Two Weeks in Vegas.

I’m now in my third Vegas phase.  I’m way past being excited about anything on the Strip, but I’ve also gotten past my disdain for all the lunacy around me.  I’m more or less a resident of the city at this point, and I’ve learned how to navigate my way around the place.  I know driving shortcuts, I know where the cheap quality food is and I know how not to spend $150 to have my clothes washed and folded.  I come out here to work, and I approach every day that way, commuting back and forth to wherever I’m playing poker that day.

As I write this, I am stuck a small amount for the trip.  I have two very small cashes in WSOP Events and am doing well in the single table satellites at the Rio.  Counterbalance that with all the washouts I’ve had, and you have a small net loss.  This is my seventh time coming to Vegas in the summer to play poker and I’ve yet to have a losing year.  On the years when I haven’t put together a big score, I’ve always figured out a way to bail myself out, whether it be through satellites or a last second cash in the Main Event.  We’ll see if I can do it again.  There’s plenty of time left.

I believe I am playing well overall.  I played poorly in two tournaments—one was a $2500 event at Venetian in which I was intimidated by the prowess of the players around me, and the other was a $1500 WSOP event the next day during which I tried an unnecessarily fancy play during level one (cold four-betting a small suited ace against what I perceived to be a weak isolation play, my opponent in fact had the goods).  In all other instances I have played my version of good poker.  I’ve made some strong “outside the box” plays (e.g., five-bet bluffing with 7 high, reshipping 93 offsuit, raising with just top pair in a thee-bet pot to induce a shove with air, etc.) that would be impossible if I weren’t locked in.  Having  only so-so results despite playing well is nothing unusual and nothing to get discouraged about.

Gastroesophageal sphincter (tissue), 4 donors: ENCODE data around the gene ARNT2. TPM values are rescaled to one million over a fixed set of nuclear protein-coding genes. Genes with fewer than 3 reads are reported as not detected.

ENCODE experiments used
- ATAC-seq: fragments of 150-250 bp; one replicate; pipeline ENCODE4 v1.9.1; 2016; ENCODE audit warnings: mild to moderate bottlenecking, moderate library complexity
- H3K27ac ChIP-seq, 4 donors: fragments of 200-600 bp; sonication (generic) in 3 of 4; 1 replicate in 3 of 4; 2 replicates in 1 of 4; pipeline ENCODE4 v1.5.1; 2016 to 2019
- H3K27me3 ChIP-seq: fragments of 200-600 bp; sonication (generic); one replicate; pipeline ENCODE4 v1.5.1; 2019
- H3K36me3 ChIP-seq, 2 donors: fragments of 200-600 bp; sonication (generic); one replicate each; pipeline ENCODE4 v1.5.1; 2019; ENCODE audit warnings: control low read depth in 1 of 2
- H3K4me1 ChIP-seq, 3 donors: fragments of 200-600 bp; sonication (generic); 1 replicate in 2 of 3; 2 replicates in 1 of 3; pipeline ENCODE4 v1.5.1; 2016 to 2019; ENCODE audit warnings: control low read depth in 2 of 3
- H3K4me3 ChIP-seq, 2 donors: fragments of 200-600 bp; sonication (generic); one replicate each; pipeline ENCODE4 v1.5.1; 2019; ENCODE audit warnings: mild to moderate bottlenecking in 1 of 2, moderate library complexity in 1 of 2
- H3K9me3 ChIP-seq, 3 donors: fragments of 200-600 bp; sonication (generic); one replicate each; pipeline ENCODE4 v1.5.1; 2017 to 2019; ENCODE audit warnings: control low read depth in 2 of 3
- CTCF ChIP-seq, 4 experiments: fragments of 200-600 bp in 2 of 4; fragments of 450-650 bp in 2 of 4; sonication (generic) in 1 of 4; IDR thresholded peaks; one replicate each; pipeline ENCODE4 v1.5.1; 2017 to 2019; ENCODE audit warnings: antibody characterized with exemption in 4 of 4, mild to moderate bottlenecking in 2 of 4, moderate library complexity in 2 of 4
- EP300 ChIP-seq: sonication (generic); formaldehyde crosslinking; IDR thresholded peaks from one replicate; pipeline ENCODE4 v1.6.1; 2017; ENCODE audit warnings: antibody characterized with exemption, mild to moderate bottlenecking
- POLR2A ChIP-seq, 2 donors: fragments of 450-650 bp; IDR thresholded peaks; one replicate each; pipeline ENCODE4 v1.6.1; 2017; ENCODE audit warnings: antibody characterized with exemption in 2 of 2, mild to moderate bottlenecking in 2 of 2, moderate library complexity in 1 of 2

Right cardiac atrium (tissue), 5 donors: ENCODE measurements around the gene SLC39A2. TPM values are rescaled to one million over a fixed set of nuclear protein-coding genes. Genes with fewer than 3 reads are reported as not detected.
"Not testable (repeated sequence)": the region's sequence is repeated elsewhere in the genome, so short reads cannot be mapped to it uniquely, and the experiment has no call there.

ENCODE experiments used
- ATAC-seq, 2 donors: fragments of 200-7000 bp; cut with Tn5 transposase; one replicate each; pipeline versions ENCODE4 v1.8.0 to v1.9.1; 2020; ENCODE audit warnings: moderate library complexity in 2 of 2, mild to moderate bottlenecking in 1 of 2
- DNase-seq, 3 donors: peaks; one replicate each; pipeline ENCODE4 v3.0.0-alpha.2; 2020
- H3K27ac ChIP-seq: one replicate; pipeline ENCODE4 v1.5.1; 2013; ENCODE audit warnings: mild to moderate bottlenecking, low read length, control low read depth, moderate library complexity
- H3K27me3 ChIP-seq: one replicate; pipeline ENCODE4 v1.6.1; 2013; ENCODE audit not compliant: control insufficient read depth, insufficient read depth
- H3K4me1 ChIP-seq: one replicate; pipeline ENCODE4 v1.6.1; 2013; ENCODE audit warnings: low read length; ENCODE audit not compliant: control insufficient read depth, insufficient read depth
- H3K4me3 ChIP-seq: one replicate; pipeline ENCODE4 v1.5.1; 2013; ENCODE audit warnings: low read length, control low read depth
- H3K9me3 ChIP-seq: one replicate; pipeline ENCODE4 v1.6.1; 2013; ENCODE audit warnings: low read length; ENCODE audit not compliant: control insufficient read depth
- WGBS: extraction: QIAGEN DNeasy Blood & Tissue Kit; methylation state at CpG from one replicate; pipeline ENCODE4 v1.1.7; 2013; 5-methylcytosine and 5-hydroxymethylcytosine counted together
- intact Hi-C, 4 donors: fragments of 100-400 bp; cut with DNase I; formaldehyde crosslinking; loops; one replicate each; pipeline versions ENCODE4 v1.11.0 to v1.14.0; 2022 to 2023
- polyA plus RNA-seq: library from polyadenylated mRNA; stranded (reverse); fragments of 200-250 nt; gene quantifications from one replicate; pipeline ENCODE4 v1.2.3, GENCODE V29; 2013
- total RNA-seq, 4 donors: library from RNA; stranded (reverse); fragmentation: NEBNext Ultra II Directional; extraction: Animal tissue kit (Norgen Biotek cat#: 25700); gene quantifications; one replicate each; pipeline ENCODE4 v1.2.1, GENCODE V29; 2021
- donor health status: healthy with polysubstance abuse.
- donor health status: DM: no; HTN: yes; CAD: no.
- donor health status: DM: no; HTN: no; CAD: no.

I have noticed that the number of people who play tournament no limit hold ’em at a high level is exponentially larger than it was as recently as two or three years ago.  There’s great players everywhere out here.  Case in point:  When I busted that $1500 WSOP event in the first level, I drove over to Venetian to play the $350 event they were running on the same day.  I was expecting a field full of fish, but what I found was more of a mixed bag.  There were players opening pots to 2.1 times the big blind and players who persistently three-bet preflop, both telltale signs of advanced and aggressive play.  There’s nowhere to hide from the sharks out here.  The softest spot in town for me are the single table satellites at the WSOP.  This is pretty strange since sit ‘n go’s are probably the easiest form of poker to master.

My bustout hands from the two WSOP events I’ve cashed are both fairly interesting, so here’s a short discussion of them.

In the $1500 Triple Chance I took a good stack into Day Two.  I lost about one-third of my chips messing around on the money bubble, then recovered and had roughly 45k left when my final hand was played.  Carlos Mortensen was on my direct right and covered me, and the blinds were 500-1000/100.  He opened to 2500 and I flatted on the button with the Jh10h.  Both blinds folded and the flop came K-10-10 with two diamonds.

When you flop big like this in the money of a WSOP tournament it is obviously a beautiful thing, and all I was initially thinking was how I could get my entire stack in.  Mortensen led 4,000 and I felt that he would perceive a raise from me as a weaker line than a call, so I made it 9,300.  He thought for awhile and then did something pretty unusual, he “clicked it back” (i.e., made the minimum re-raise) to 14,600.  This is typically indicative of extreme strength and at this point Mortensen (who probably perceived me as a complete random) was likely hoping that I’d commit the rest of my chips right then, although there was a very small chance he was dicking around with air.  I was certain he didn’t have a draw big draw like the AdQd because with a hand like that, he’d want to put the last bet in, maintaining fold equity for himself.

In any event, I was now not entirely certain I had the best hand but I was never folding trips at this stage of the tournament.  At this point I probably should have just jammed all in or four-bet small.  Either of these would likely be perceived as indicative of a drawing hand by Mortensen in the event that he held only a king.  Instead I ended up flat calling the min three-bet.  One third of my stack was now in the pot and my plan was to call a shove on any turn card.